Elina Birkehag: D for Daughter

Deep in the woods in Dalarna, Sweden, scattered among stumps and newer growth trees, stand Scotch pine trees, hundreds of years old—thick, gnarled, and covered with carvings. The messages inscribed into their trunks were made by female shepherds who, between the seventeenth and the early twentieth century, left their villages to live and work together on the fäbod (summer farm), and lead their families’ cattle to graze. While out in the pastures, these young women carved the dates, their initials, and notes to each other. The trunks became inscribed with a kind of frenetic teenage scrawl, a coded language, an assertion of their existence: HERE WE DRAW OUR NAMES.

The artist Elina Birkehag grew up in a village not far from these woods. She has searched and documented the carved messages on the trees—a “living” archive that will also die, decompose, and eventually disappear. This book collects findings, written notes, drawings, and photographs, which connect us with the female shepherds and allow us to read the trees.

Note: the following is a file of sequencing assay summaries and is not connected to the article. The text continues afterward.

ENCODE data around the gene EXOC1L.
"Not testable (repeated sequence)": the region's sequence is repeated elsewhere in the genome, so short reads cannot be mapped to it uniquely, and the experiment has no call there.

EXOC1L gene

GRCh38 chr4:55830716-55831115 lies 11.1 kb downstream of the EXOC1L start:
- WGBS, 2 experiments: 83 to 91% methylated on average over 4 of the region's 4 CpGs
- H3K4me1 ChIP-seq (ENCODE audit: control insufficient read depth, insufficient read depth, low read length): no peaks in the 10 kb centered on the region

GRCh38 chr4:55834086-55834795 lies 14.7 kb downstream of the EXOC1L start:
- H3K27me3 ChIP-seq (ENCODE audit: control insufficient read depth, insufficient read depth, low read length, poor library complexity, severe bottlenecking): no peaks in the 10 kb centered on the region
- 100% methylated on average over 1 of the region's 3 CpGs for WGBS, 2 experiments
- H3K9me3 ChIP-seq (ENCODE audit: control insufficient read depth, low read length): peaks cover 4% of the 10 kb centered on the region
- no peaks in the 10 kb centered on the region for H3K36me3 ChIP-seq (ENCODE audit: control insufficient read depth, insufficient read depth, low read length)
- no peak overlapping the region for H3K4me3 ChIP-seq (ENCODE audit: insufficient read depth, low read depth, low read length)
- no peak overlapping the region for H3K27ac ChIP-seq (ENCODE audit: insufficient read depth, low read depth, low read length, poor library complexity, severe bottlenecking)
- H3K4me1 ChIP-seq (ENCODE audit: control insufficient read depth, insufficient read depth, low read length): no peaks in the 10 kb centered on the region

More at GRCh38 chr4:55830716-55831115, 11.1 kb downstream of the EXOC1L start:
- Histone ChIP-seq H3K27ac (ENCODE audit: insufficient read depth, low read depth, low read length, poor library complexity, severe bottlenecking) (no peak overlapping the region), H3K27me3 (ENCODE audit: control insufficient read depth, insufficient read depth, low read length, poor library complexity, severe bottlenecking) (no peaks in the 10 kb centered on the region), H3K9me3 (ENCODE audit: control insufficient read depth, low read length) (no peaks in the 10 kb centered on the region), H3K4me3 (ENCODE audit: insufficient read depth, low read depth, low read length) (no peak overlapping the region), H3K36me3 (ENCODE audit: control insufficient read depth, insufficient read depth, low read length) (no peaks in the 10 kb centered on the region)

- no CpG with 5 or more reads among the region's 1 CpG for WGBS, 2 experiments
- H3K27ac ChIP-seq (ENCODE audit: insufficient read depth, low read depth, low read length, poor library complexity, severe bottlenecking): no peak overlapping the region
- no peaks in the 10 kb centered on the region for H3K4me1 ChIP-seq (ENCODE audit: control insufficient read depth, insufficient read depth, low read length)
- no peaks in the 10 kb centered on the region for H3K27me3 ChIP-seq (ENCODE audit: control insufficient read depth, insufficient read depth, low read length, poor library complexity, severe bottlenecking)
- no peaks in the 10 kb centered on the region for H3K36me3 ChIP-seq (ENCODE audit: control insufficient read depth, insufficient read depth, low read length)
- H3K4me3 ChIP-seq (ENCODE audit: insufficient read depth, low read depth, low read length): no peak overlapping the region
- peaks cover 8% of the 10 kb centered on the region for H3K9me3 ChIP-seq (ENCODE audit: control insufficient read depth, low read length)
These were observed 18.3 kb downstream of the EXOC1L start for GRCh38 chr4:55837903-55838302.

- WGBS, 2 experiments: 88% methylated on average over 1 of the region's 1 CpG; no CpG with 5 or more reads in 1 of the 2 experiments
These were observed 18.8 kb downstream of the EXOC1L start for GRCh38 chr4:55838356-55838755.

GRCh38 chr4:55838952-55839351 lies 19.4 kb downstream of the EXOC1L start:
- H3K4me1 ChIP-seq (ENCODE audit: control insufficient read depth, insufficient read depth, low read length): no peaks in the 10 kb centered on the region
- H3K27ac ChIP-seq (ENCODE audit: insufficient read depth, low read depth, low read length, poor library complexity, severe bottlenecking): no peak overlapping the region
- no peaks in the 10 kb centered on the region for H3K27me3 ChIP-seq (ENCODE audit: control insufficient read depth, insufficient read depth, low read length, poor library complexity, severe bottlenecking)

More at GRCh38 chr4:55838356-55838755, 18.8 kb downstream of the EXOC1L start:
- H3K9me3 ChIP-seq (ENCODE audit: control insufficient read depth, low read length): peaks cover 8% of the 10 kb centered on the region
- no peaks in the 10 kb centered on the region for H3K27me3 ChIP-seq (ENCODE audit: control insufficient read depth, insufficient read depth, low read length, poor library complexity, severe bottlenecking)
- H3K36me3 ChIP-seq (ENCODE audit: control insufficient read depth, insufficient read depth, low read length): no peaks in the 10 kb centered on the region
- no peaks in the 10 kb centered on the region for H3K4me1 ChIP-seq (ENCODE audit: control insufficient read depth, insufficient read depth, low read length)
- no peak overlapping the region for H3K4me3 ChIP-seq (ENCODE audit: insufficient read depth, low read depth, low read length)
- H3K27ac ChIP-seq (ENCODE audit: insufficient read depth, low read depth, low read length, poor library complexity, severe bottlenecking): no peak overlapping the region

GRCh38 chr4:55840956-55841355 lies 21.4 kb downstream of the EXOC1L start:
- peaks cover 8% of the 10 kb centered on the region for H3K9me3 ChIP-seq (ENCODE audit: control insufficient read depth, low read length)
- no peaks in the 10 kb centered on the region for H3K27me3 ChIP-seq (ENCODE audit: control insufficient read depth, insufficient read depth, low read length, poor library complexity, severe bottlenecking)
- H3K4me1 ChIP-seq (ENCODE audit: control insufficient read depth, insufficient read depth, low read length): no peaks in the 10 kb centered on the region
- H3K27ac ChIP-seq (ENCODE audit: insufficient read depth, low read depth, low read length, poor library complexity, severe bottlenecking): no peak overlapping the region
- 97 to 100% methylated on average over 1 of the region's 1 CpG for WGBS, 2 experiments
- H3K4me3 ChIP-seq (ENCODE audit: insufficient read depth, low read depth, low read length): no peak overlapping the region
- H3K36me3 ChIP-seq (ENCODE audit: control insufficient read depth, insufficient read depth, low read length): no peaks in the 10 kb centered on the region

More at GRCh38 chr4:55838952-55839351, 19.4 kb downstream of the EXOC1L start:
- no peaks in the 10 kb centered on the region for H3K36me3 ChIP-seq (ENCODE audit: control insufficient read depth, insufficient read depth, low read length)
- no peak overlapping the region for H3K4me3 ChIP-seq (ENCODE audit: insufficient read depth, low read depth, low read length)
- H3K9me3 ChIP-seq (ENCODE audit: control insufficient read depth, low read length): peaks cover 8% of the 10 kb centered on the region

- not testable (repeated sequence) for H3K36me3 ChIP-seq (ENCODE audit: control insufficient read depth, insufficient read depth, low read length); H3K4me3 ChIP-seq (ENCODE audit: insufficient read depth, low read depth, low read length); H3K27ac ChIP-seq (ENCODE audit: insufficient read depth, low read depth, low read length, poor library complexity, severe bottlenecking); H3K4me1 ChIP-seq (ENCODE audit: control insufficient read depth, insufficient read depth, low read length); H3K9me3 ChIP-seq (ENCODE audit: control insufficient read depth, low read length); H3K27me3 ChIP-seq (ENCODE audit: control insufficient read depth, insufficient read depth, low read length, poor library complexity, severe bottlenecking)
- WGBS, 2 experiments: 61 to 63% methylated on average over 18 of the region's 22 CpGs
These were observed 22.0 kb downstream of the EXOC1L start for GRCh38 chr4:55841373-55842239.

With contributions by Quinn Latimer, Meg Miller, Matilda Kenttä & Linnea Rutz, Jungmyung Lee, Jennie Tiderman-Österberg, and Amelia Groom & M. Ty, the following pages form a dialogue with this barely-studied writing system and relate it to contemporary themes of knowledge sharing, gossip, ecology, labor, and art.